Distillation

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Diagram of simple distillation set-up without a fractionating column often used by chemists. Shown in use.
1. heat source (a Bunsen burner here)
2. distilling flask (a round bottom flask)
3. distilling head
4. thermometer
5. condenser
6. cooling water in
7. cooling water out
8. receiving flask collecting dripping distillate

Distillation is a chemical process where two or more liquids with different boiling points can be separated from each other. The liquids are heated until one of them boils and evaporates (turns to a gas). The vapor is then fed into a condenser, which cools the vapour and condenses it back to a liquid. What remains in the original container is called the residue. A fractionating column can be used to improve the separation. Distillation can be used for making dirty water cleaner. Fractional distillation can be used to purify crude oil so that it can become useful and can be used for various things.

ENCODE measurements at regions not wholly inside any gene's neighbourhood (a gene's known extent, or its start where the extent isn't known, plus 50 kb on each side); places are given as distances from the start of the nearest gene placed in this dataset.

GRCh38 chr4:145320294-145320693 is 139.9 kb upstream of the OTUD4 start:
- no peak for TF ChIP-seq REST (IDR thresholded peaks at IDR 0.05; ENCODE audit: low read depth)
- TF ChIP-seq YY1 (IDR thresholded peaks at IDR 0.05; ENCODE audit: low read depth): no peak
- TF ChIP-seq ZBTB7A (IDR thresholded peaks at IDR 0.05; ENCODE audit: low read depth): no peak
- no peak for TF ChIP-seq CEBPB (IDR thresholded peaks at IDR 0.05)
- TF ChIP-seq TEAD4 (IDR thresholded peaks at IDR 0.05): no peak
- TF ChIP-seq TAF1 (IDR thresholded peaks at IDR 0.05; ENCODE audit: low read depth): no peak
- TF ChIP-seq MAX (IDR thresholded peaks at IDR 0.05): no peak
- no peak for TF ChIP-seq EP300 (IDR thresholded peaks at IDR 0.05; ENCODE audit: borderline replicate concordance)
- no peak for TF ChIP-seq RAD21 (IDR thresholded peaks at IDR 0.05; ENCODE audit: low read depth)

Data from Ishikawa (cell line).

The vaporized and condensed component is called distillate and the other component as the residue.

This has been used for a long time, to distill alcohol, pond water, and certain brands of coffee, and produce distilled beverages. Distillation is a commonly used operation in oil industry, where it is used to separate various fuels and raw materials from crude oil.

Illegally distilled alcoholic drinks are called moonshine.[1]

Distillation can be done anywhere, whether it's in a house or a laboratory, but in most countries it is illegal to distil alcohol without a license.

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